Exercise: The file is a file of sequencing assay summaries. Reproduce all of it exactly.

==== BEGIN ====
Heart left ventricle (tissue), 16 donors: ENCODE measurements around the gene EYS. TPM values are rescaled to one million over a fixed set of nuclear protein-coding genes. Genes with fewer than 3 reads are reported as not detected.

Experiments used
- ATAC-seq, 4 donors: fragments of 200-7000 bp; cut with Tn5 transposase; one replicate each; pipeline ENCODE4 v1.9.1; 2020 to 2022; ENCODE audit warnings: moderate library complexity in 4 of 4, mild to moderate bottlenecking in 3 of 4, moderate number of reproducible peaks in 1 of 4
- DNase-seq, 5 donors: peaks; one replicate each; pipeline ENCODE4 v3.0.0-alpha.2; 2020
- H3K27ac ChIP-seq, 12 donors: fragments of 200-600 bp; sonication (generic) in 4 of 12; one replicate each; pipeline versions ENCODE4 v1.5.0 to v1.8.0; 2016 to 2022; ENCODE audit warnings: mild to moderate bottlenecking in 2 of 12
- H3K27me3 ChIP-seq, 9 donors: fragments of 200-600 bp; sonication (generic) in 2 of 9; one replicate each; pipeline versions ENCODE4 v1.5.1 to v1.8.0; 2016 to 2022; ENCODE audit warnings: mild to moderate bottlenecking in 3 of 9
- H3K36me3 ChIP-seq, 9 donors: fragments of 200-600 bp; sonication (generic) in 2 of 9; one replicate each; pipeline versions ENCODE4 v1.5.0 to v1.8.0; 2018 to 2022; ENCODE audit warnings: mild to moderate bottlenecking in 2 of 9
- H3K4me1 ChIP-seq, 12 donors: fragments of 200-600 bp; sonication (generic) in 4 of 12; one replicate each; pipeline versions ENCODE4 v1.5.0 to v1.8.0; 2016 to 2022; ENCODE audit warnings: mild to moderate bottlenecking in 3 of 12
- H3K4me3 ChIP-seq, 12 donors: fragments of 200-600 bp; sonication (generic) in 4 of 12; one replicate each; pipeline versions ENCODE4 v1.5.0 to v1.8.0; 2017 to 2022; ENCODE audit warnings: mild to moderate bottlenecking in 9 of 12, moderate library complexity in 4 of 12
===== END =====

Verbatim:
Heart left ventricle (tissue), 16 donors: ENCODE measurements around the gene EYS. TPM values are rescaled to one million over a fixed set of nuclear protein-coding genes. Genes with fewer than 3 reads are reported as not detected.

Experiments used
- ATAC-seq, 4 donors: fragments of 200-7000 bp; cut with Tn5 transposase; one replicate each; pipeline ENCODE4 v1.9.1; 2020 to 2022; ENCODE audit warnings: moderate library complexity in 4 of 4, mild to moderate bottlenecking in 3 of 4, moderate number of reproducible peaks in 1 of 4
- DNase-seq, 5 donors: peaks; one replicate each; pipeline ENCODE4 v3.0.0-alpha.2; 2020
- H3K27ac ChIP-seq, 12 donors: fragments of 200-600 bp; sonication (generic) in 4 of 12; one replicate each; pipeline versions ENCODE4 v1.5.0 to v1.8.0; 2016 to 2022; ENCODE audit warnings: mild to moderate bottlenecking in 2 of 12
- H3K27me3 ChIP-seq, 9 donors: fragments of 200-600 bp; sonication (generic) in 2 of 9; one replicate each; pipeline versions ENCODE4 v1.5.1 to v1.8.0; 2016 to 2022; ENCODE audit warnings: mild to moderate bottlenecking in 3 of 9
- H3K36me3 ChIP-seq, 9 donors: fragments of 200-600 bp; sonication (generic) in 2 of 9; one replicate each; pipeline versions ENCODE4 v1.5.0 to v1.8.0; 2018 to 2022; ENCODE audit warnings: mild to moderate bottlenecking in 2 of 9
- H3K4me1 ChIP-seq, 12 donors: fragments of 200-600 bp; sonication (generic) in 4 of 12; one replicate each; pipeline versions ENCODE4 v1.5.0 to v1.8.0; 2016 to 2022; ENCODE audit warnings: mild to moderate bottlenecking in 3 of 12
- H3K4me3 ChIP-seq, 12 donors: fragments of 200-600 bp; sonication (generic) in 4 of 12; one replicate each; pipeline versions ENCODE4 v1.5.0 to v1.8.0; 2017 to 2022; ENCODE audit warnings: mild to moderate bottlenecking in 9 of 12, moderate library complexity in 4 of 12